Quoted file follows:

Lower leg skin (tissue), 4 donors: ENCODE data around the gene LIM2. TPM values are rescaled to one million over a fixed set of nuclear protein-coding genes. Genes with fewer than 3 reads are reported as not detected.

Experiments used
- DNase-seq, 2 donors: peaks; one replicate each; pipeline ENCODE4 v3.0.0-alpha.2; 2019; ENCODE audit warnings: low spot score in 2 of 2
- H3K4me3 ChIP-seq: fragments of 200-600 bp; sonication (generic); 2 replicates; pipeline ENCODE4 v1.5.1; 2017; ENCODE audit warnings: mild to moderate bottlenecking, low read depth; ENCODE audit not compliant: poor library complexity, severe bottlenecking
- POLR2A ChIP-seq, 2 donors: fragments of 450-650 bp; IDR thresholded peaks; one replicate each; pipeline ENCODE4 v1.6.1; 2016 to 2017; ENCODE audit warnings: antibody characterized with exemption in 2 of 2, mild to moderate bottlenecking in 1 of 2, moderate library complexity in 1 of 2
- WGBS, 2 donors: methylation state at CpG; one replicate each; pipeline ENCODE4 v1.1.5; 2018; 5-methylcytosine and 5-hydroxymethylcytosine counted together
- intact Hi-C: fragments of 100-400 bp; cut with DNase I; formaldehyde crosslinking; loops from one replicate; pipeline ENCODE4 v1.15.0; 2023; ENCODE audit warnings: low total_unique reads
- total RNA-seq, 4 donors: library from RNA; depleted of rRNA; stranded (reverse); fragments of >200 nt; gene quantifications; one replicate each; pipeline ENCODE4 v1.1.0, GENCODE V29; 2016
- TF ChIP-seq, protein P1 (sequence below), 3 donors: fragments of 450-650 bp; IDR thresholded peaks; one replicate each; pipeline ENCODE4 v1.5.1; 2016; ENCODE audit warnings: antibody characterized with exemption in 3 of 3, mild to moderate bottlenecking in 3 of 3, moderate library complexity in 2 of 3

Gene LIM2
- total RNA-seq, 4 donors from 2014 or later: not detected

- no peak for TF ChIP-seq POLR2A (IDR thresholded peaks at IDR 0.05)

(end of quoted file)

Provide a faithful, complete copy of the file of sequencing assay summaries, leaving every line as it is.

Lower leg skin (tissue), 4 donors: ENCODE data around the gene LIM2. TPM values are rescaled to one million over a fixed set of nuclear protein-coding genes. Genes with fewer than 3 reads are reported as not detected.

Experiments used
- DNase-seq, 2 donors: peaks; one replicate each; pipeline ENCODE4 v3.0.0-alpha.2; 2019; ENCODE audit warnings: low spot score in 2 of 2
- H3K4me3 ChIP-seq: fragments of 200-600 bp; sonication (generic); 2 replicates; pipeline ENCODE4 v1.5.1; 2017; ENCODE audit warnings: mild to moderate bottlenecking, low read depth; ENCODE audit not compliant: poor library complexity, severe bottlenecking
- POLR2A ChIP-seq, 2 donors: fragments of 450-650 bp; IDR thresholded peaks; one replicate each; pipeline ENCODE4 v1.6.1; 2016 to 2017; ENCODE audit warnings: antibody characterized with exemption in 2 of 2, mild to moderate bottlenecking in 1 of 2, moderate library complexity in 1 of 2
- WGBS, 2 donors: methylation state at CpG; one replicate each; pipeline ENCODE4 v1.1.5; 2018; 5-methylcytosine and 5-hydroxymethylcytosine counted together
- intact Hi-C: fragments of 100-400 bp; cut with DNase I; formaldehyde crosslinking; loops from one replicate; pipeline ENCODE4 v1.15.0; 2023; ENCODE audit warnings: low total_unique reads
- total RNA-seq, 4 donors: library from RNA; depleted of rRNA; stranded (reverse); fragments of >200 nt; gene quantifications; one replicate each; pipeline ENCODE4 v1.1.0, GENCODE V29; 2016
- TF ChIP-seq, protein P1 (sequence below), 3 donors: fragments of 450-650 bp; IDR thresholded peaks; one replicate each; pipeline ENCODE4 v1.5.1; 2016; ENCODE audit warnings: antibody characterized with exemption in 3 of 3, mild to moderate bottlenecking in 3 of 3, moderate library complexity in 2 of 3

Gene LIM2
- total RNA-seq, 4 donors from 2014 or later: not detected

- no peak for TF ChIP-seq POLR2A (IDR thresholded peaks at IDR 0.05)